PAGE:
Turn your radio on and listen to the music in the air

Echoes of our past
William & JoyWangemann • forThe Review

There was a time when radio was the entertainment center of nearly every home in America.

We old folks (me included) remember it fondly as a miracle of our time. Maybe I should take a moment and explain to the younger folks just what broadcast radio was.

The radio set was usually housed in a large finely built cabinet in a prominent place in our living room - sort of a TV set without a picture tube. The picture was formed in your own mind. In most cases radio today is just a small device in the dash board of your car.

Broadcast radio beamed to the general public began from Detroit radio station WWJ began Aug. 20, 1920 in a small way. Soon radio station KDKA in Pittsburgh began broadcasting on a regular schedule.

Radio programs were quickly developed and were broadcast weakly. The sale of radio sets mushroomed much like TV sets after World War II.

The 1930s saw the rapid development of every type of programing imaginable.

There were the comedy programs with Abbott and Costello, Bob Hope, Jack Benny, Baby Snooks (a troublesome little girl played by 40-year-old Fanny Brice a former Ziegfeld Follies comedienne), Amos and Andy, Ozzie and Harriet, The Aldrich Family, Bob Hope, and Fibber McGee and Molly (with such charters as Digger Odell the friendly undertaker). That’s just to mention a few.

Fibber McGee and Molly was in its day one of the most popular programs on radio. I can remember many times listening to their show and laughing until the tears ran down my face.

And there was drama. The program Bold Adventure was played by none other than Humphry Bogart and Lauren Bacall; and not to forget Dragnet, in which Jack Webb played the leading character.

Then there was Gang Busters, heralded as “the only national program that brings you actual police case histories” — my favorite! There were many others such as The FBI in Peace and War.

Broadcast radio did not forget the favorite of many — the westerns. Well known western movie stars had their own radio programs. Stars such as Hopalong Cassidy, Gene Autry and Leonard F. Slye — born in 1911. Who? Maybe I should have used his movie name, Roy Rogers!

Others were Tales of the Texas Rangers, Fort Laramie Frontier Town and a host of others.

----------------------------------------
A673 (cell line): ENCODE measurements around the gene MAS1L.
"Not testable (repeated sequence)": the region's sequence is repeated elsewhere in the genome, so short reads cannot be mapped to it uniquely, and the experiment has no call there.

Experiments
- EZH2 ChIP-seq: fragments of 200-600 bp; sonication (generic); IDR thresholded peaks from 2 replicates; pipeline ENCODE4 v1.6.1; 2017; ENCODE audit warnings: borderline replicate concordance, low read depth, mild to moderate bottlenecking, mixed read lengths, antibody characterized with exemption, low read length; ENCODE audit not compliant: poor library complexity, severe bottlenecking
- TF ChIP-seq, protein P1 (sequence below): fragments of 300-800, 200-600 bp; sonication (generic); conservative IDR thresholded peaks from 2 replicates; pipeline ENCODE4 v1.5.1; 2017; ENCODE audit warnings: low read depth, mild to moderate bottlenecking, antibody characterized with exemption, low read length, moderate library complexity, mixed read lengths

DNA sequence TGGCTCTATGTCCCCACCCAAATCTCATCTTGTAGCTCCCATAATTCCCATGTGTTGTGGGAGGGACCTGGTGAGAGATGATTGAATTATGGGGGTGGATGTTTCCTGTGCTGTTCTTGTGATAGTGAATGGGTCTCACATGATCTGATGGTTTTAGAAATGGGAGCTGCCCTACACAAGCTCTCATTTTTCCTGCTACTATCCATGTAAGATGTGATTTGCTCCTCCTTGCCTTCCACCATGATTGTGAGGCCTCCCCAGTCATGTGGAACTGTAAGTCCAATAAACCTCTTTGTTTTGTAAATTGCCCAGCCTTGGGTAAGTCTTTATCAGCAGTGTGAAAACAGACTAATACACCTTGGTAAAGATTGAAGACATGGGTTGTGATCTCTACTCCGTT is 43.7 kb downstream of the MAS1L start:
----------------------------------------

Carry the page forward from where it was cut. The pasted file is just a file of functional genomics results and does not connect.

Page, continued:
There were mystery programs; music programs with the like of Glen Miller, Benny Goodman, Eddy Arnold and many others, including Bob Crosby; detective programs; and science fiction all filled the daily broadcast schedule. Of all the programing on the air, few gathered more faithful listeners than the soaps. Just what were the soaps and why were they called that? Stand by, I will try to explain.

The soaps were daytime radio programs some of them only 15 minutes long. They were primarily directed at the female listeners. Those who sponsored the programs felt that most women were housewives and daytime listeners. Hence most of the sponsors were soap companies. Sponsors included Proctor and Gamble, Colgate Palmolive and Lever Brothers.

The program format was one of romance, marriage problems and the life of women in general. They were in serial form and continued from day-to-day with the same characters, some for many years. Others were off the air in a short time.

The longest running soap I could find records on was The Guiding Light, which went on the air in 1937 and went off the air in 1956; however four of those years the serial was on both radio and TV. In 1952 The Guiding Light went on TV and finally went off TV in 2009 — a startling total of 72 years including radio and TV.

There were, over the years, approximately 81 soaps, some lasting a few months and others for decades,such as a serial called “Just Plain Bill” which lasted 23 years (no relation to me).

Today’s tidbit: Old court records indicate that numerous Sheboygan citizens complained that an elderly Sheboygan citizen living among them who had not bathed for 50 years was unpleasant to be near.

The man was arrested by Sheboygan Police and turned over to the court. After a brief trial the judge agreed. The guilty party was sentenced by the judge to a bath at once. The sentence was supervised by a Sheriff’s deputy. Apparently the convicted man was not familiar with the use of soap.

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